Among other marvels in Lebanon, the group visited Baalbek – the largest and best preserved Roman temple in the world today, the magnificent ancient caves of the Jeita Grottoes, and the Cedars of Lebanon – a national forest from which Lebanon’s flag derived its inspiration. To the group’s amazement, Armenian components were found in exhibits displayed at the Kahlil Gibran Museum located in the former Mar Sarkis Hermitage in Bsharri, Lebanon. One was an anguished letter from Gibran to friend Mary Haskell, describing how the same Turkish Genocide that befell the Armenians was now recurring to the Christian Lebanese. The other was an ancient Armenian altar tapestry of Christ’s image that Gibran had purchased in New York and which he felt revealed the specific expressions and characteristics Gibran looked for in “his Jesus,” the Jesus he sought for inspiration all his life. Experts will soon evaluate this rare tapestry for further identification and restoration.
In Syria, the pilgrims journeyed to important Christian sites such as the Ma’alula and Saydnaya Monasteries, which are embedded in stone, and where local residents still speak Aramaic, the mother tongue of Jesus Christ. As centers of Christian pilgrimage, Ma’alula and Saydnaya are second only to Jerusalem as popular sites for healing and a renewal of faith.
While in Aleppo, the group participated in a brilliant Sunday Badarak (Divine Liturgy) at the hauntingly beautiful Forty Martyrs Armenian Cathedral. This 15th century church, located in the Old Christian district and which houses more than 30 ancient and modern icons, was named in honor of a group of Roman soldiers who faced martyrdom for their Christian beliefs near the city of Sepastia in Armenia. Pilgrims received the blessings of Aleppo Prelate His Grace Bishop Shahan Sarkissian who in welcoming the pilgrims, emphasized that Der Zor belongs to every Armenian around the world. He introduced his community to the group, reiterating what the pilgrims themselves had come to witness first hand: that Syria and Lebanon are at the center of Western Armenian culture, religion and traditions and where our language and practices are alive in the streets, shops, schools and community centers.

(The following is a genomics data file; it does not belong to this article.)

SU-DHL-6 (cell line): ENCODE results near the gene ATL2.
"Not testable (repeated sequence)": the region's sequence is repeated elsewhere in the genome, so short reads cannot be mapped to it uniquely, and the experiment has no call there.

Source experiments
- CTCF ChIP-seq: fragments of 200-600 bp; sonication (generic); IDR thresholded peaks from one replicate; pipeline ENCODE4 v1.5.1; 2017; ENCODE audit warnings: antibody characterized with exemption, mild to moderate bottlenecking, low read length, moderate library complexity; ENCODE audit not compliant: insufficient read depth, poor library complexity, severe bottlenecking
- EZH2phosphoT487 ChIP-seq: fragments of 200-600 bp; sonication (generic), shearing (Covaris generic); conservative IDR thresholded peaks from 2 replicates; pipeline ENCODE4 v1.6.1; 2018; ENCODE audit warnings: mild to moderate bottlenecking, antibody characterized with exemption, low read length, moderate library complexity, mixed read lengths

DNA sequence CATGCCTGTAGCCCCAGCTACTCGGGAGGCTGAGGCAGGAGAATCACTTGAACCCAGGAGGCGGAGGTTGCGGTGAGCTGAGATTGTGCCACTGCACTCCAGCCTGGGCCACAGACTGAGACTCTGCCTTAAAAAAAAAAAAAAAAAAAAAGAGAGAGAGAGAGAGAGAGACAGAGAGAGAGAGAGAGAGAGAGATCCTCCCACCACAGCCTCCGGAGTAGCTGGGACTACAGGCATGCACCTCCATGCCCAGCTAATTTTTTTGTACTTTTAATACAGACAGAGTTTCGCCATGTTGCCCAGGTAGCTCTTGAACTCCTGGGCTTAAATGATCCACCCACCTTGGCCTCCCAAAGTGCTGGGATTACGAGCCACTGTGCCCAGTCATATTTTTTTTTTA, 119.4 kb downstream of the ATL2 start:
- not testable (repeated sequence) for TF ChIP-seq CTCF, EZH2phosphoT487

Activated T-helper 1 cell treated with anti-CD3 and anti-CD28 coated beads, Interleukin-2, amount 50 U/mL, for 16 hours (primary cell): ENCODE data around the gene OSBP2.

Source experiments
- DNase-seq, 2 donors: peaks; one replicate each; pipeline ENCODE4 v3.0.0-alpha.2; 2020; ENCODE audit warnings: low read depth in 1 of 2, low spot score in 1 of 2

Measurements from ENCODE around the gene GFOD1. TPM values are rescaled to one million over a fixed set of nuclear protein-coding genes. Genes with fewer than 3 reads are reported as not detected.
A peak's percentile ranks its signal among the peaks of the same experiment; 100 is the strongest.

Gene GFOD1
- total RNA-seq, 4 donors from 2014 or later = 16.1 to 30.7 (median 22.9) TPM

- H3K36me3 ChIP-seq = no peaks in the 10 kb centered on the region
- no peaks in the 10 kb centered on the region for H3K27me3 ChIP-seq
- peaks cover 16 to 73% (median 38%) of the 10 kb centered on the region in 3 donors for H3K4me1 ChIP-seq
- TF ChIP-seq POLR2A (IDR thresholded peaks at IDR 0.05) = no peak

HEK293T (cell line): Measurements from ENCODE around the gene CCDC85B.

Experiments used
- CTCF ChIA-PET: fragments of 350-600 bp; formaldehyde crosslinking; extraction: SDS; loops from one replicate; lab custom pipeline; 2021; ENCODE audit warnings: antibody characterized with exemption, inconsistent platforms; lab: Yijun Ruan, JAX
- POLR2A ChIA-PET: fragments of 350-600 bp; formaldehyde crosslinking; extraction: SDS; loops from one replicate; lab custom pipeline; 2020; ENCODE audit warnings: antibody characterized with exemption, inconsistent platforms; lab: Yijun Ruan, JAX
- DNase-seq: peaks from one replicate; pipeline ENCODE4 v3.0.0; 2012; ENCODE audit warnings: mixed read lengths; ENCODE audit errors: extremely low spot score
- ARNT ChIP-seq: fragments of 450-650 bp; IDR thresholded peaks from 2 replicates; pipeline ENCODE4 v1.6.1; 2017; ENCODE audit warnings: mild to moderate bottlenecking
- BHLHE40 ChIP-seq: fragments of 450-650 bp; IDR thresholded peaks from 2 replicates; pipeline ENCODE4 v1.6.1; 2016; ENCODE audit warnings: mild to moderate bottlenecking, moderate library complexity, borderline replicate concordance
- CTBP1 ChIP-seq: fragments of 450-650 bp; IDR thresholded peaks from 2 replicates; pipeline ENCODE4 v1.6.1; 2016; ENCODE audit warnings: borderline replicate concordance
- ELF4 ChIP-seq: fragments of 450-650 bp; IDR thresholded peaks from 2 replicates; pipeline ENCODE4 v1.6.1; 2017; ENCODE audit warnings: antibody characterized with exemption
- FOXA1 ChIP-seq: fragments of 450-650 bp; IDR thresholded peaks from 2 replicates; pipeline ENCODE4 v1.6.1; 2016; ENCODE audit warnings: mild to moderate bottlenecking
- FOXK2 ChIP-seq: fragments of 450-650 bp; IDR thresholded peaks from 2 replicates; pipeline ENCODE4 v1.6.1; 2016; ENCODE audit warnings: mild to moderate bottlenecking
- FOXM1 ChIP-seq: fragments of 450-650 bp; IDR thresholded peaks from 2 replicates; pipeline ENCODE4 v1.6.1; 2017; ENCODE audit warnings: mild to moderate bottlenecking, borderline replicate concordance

The pilgrims toured the awe-inspiring, faithfully preserved Citadel of Aleppo, which King Dikran I of Armenia conquered in ancient times. The group was taken to various Armenian community centers and observed local Armenians in their element. Pilgrims had the good fortune to have local Armenians such as Talin Giragosian, Avo Tashjian and Kevork Hagopjian accompany them to the Khan al-Jumruk—one of the oldest and best indoor bazaars in the Middle East—to haggle for spices, sweets, textiles, jewelry and souvenirs.